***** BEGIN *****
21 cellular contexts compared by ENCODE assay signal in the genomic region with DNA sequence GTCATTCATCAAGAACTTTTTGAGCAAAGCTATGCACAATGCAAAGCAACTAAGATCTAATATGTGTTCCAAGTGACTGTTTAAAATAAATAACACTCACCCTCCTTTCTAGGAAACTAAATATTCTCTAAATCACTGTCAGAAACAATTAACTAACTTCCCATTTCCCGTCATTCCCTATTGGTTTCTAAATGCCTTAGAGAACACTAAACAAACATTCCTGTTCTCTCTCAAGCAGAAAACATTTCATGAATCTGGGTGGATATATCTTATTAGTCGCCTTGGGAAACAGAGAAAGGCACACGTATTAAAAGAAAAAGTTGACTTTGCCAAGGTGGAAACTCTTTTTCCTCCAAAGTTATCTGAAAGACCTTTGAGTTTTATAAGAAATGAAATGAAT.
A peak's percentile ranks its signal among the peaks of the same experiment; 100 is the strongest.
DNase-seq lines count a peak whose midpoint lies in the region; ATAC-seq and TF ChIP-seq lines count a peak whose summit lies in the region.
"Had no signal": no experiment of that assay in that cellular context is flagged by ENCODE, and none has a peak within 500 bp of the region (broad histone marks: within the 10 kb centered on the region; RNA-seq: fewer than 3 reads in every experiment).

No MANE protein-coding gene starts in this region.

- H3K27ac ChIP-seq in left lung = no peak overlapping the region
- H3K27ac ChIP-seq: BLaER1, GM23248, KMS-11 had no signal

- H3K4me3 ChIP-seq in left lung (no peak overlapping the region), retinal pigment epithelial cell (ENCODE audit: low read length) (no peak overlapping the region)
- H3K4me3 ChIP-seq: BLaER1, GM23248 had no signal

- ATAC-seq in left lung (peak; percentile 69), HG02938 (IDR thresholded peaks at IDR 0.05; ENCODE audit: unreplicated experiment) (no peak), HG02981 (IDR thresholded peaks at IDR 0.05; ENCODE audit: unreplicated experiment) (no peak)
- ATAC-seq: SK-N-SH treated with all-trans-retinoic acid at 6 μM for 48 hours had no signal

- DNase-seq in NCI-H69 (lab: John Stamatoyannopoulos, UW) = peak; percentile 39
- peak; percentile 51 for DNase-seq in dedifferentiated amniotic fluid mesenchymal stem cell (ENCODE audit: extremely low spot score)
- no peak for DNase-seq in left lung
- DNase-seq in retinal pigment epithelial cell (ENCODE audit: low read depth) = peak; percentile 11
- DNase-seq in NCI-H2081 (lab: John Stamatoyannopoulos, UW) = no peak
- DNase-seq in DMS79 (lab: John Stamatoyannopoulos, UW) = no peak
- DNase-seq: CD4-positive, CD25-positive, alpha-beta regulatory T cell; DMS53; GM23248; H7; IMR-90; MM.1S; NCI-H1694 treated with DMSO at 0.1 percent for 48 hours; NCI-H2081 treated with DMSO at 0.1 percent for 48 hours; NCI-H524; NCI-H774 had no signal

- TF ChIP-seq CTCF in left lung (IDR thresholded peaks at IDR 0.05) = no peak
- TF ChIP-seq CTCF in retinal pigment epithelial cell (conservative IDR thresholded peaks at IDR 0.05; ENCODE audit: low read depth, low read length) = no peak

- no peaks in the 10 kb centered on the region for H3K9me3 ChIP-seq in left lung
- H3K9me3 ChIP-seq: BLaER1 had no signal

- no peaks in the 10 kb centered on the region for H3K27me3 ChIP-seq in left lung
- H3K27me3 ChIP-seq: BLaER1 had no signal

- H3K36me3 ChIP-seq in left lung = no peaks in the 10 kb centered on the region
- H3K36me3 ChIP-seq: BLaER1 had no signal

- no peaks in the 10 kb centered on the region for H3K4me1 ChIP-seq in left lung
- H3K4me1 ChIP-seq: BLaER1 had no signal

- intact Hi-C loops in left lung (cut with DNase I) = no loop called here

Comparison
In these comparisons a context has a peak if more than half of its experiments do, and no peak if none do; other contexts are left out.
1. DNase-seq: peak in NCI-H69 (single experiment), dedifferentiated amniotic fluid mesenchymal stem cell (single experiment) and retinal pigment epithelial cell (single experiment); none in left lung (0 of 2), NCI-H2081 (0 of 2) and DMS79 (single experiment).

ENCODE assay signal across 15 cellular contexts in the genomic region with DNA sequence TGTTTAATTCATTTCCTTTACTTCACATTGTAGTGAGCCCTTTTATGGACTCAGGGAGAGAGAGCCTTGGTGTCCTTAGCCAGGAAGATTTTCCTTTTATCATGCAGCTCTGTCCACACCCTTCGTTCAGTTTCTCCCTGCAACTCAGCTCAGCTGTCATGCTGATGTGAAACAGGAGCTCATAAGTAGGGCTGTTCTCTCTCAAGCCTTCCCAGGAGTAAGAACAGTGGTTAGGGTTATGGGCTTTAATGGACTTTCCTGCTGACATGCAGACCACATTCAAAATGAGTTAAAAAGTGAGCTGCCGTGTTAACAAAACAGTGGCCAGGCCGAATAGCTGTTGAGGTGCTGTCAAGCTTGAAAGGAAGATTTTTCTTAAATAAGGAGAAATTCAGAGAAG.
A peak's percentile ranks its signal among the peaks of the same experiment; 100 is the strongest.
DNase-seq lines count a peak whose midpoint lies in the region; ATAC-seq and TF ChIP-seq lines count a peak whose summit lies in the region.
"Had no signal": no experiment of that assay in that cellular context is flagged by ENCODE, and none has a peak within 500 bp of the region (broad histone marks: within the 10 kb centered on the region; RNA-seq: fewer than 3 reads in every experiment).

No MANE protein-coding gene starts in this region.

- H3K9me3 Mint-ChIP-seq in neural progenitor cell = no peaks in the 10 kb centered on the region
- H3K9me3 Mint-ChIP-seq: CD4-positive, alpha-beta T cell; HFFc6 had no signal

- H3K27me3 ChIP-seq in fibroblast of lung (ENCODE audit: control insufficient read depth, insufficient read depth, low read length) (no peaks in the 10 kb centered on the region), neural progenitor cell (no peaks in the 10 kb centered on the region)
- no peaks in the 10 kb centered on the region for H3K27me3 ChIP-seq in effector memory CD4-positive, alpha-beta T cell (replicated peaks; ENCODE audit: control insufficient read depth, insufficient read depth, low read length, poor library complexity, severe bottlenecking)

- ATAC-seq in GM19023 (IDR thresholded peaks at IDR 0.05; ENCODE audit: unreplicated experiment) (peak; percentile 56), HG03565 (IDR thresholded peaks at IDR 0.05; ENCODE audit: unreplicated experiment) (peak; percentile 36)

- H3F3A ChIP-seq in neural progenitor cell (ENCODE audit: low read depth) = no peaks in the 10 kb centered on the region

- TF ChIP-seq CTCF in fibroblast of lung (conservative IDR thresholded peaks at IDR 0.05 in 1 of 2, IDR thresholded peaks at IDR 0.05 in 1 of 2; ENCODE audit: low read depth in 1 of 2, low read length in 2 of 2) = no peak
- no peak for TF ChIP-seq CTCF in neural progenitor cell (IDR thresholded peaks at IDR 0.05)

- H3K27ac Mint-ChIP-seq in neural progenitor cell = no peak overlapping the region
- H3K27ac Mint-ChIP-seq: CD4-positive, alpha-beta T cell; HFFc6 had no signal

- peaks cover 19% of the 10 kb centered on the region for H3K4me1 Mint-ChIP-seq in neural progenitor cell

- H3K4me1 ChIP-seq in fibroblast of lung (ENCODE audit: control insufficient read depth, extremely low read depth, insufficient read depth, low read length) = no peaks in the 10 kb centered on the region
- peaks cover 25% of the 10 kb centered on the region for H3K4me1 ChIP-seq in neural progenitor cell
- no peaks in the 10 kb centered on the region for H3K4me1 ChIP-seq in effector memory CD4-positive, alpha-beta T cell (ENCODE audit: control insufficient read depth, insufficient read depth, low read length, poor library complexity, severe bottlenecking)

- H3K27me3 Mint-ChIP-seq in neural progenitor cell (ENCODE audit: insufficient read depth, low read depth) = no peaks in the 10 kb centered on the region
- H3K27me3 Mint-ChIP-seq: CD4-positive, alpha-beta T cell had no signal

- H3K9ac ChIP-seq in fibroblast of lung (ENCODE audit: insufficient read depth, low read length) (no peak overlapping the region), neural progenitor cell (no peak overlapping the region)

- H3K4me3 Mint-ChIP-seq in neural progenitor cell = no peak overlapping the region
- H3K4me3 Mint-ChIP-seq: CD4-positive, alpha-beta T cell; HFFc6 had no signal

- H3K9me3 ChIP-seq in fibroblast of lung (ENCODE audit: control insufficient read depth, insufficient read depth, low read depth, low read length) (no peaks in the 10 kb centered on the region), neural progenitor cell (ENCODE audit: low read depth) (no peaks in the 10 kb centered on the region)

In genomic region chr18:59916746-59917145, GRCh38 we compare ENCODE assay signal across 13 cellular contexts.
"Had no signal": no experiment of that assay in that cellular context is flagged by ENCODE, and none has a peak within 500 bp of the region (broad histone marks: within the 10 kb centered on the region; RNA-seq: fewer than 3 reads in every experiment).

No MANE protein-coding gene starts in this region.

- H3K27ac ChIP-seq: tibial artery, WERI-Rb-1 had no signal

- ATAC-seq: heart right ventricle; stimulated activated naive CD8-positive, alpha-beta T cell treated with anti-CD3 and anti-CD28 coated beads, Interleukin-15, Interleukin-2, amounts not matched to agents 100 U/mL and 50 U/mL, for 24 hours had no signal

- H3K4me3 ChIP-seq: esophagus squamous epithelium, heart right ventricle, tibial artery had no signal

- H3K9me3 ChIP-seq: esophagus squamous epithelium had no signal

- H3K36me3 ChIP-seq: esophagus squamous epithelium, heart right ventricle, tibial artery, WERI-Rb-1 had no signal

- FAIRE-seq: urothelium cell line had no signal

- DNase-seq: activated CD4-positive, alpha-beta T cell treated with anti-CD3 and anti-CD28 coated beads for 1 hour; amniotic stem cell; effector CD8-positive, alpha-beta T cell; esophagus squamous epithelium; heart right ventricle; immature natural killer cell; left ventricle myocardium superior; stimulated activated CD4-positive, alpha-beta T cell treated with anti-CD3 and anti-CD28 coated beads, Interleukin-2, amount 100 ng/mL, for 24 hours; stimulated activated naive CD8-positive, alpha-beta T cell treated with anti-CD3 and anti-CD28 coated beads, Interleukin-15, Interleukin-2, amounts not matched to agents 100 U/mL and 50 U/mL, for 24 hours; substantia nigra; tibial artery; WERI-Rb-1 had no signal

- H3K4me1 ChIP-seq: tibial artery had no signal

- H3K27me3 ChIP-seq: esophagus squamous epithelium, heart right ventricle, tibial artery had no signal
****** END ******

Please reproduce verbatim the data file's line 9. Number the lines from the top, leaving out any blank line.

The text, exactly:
- H3K4me3 ChIP-seq: BLaER1, GM23248 had no signal